|Though there are two types of Chow in China, whence we got it, the smooth type has never been popular here nor in England, and may be ignored in this connection.|
Perhaps no dog has more individuality, nor knows his own mind better than the Chow. He is frisky, playful, intelligent, and willing to obey his master implicitly; the rest of earth's population has no interest for him whatever. Those the artist has known were entirely tolerant of his presence, and even his caresses, in their own home or when their master was with them elsewhere. Off the porch or on the street they will not so much as notice a stranger, except that it is impossible to put a hand on them or elicit a glimmer of recognition. Of all dogs they are the most consistently a "one-man" type.
The Chow has several real peculiarities, among which the most pronounced is the purplish black interior of the mouth, including the tongue. He is a very cobby dog, standing on four exceedingly straight legs. He is straightcr in the stifle than any other dog. The muzzle should be short, the head square and massive, with a sort of scowl or frown that is helped by the widely set eyes.
The fur is very dense and deep, with a separate underfur like that of the Eskimo or other Arctic dogs, from which the Chow is supposedly derived. It also has the wide chops, small eye, and curly tail of his congeners.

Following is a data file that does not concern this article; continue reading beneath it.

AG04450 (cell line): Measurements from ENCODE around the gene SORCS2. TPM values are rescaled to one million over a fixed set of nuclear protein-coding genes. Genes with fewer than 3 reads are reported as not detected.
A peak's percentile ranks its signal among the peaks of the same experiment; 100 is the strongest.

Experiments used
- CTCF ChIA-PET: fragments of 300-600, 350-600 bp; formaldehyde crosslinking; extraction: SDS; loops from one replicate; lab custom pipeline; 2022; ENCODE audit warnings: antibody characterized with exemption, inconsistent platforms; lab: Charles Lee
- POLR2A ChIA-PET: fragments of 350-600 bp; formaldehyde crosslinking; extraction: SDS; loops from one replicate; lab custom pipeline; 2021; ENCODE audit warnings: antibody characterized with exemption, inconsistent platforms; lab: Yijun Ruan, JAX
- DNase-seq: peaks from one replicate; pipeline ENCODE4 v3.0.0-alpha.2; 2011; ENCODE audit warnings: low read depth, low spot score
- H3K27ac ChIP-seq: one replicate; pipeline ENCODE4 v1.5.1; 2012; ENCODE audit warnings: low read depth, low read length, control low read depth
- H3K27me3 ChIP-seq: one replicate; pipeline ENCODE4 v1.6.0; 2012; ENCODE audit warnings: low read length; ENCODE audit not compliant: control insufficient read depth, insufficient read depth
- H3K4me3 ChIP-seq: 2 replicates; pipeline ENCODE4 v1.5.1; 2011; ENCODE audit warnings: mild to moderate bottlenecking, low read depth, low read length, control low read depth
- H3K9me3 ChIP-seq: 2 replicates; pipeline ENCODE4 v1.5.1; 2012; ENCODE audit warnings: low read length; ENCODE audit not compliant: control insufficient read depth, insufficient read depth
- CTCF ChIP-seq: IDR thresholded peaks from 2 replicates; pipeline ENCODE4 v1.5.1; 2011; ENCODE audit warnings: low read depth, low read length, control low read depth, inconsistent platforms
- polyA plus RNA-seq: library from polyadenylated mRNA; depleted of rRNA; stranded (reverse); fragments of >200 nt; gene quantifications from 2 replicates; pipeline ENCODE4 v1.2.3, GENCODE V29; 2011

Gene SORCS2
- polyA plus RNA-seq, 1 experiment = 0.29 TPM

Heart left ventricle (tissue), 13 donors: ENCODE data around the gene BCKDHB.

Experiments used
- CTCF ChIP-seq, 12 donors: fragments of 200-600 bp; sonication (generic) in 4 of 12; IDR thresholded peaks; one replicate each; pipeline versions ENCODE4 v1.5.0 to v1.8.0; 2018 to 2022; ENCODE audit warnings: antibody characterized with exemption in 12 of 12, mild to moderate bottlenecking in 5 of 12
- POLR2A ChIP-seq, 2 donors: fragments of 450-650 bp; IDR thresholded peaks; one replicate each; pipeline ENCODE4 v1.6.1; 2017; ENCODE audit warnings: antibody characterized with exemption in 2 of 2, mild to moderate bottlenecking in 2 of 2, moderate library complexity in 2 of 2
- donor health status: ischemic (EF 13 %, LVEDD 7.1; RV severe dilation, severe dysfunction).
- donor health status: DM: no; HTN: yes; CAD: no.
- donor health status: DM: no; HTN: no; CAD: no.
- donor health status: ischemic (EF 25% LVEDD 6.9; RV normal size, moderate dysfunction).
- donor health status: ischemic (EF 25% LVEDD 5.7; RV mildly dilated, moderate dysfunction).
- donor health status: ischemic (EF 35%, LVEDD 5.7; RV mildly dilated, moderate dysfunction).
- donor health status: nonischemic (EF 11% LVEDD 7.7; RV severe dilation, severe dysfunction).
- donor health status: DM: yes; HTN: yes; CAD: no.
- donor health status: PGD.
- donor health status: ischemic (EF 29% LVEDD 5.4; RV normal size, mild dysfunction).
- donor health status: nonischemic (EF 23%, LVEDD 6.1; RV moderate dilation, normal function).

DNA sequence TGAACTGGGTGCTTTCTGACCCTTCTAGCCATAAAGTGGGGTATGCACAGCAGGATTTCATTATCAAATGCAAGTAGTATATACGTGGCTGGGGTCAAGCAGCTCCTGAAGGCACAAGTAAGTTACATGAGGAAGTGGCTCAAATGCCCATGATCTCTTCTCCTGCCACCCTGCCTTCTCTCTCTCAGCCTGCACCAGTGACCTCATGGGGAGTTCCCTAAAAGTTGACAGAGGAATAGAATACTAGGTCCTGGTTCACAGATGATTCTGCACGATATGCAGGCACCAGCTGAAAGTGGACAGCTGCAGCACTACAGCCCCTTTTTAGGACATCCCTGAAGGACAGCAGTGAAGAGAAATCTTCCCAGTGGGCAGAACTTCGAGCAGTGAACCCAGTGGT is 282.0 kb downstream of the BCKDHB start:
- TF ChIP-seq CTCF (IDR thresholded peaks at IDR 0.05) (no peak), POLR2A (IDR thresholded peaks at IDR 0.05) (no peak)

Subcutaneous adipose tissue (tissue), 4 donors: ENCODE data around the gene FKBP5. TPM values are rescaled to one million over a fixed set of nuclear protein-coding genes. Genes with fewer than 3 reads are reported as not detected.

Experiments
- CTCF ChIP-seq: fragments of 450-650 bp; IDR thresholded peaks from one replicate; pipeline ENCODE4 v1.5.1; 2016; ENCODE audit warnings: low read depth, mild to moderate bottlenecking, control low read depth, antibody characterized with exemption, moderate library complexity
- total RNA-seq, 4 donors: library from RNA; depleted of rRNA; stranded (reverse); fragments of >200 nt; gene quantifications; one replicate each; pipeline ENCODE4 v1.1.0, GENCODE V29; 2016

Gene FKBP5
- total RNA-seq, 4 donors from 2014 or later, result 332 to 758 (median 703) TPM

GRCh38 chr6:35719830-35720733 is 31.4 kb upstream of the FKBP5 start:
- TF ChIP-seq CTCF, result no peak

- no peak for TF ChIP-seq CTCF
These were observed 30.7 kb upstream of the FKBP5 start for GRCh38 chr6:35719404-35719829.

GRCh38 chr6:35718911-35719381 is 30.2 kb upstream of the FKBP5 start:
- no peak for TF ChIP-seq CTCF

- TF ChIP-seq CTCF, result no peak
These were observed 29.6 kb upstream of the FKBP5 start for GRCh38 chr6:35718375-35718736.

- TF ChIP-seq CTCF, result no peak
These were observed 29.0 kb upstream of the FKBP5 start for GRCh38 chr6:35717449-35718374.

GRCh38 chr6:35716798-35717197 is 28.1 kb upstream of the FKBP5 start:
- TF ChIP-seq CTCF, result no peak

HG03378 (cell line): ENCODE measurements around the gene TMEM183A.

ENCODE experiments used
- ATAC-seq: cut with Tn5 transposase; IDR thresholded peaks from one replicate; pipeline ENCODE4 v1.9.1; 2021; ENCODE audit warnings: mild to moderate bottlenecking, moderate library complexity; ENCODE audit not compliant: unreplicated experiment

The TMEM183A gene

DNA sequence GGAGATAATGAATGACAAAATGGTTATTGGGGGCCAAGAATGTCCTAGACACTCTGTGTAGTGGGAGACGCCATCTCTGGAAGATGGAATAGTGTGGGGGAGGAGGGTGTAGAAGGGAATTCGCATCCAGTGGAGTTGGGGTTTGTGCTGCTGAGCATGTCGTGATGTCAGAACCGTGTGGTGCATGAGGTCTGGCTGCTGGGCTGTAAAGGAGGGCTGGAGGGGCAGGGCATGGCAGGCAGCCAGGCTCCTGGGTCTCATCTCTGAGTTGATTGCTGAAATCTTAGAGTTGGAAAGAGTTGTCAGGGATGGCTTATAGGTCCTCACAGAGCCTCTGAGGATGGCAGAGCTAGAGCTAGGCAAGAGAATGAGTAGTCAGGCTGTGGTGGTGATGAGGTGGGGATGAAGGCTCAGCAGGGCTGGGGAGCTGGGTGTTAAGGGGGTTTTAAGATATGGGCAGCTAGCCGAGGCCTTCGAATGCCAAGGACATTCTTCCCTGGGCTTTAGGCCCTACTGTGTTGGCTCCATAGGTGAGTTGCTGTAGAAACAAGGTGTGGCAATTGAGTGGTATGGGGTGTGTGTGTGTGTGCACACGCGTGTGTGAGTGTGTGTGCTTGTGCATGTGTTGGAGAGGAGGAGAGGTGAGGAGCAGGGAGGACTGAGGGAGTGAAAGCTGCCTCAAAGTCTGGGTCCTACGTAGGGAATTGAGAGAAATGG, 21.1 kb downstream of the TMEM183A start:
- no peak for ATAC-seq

The feet are small and catlike and the pointed ears are held upright. The neck all round has very deep fur, forming a sort of mane or ruff. All in all, he is about the most distinct type of dog to be seen. He has plenty of courage, though he is generally prudent and keeps out of trouble. With those he knows he is extremely
patient, being in this respect a fine dog to be among children.
The Chow is a common dog in China, but in this country he is regarded as an aristocrat, which is not unreasonable considering his proud bearing and ancient lineage.
Whether black, red, yellow, blue, or white, he is a dog of striking appearance and reminds one of an animated Chinese carving.
From The Book of Dogs: An Intimate Study of Mankind's Best Friend By National Geographic Society (U.S.), Louis Agassiz Fuertes, Ernest Harold Baynes Published 1919. 109 pages Original from Harvard University.
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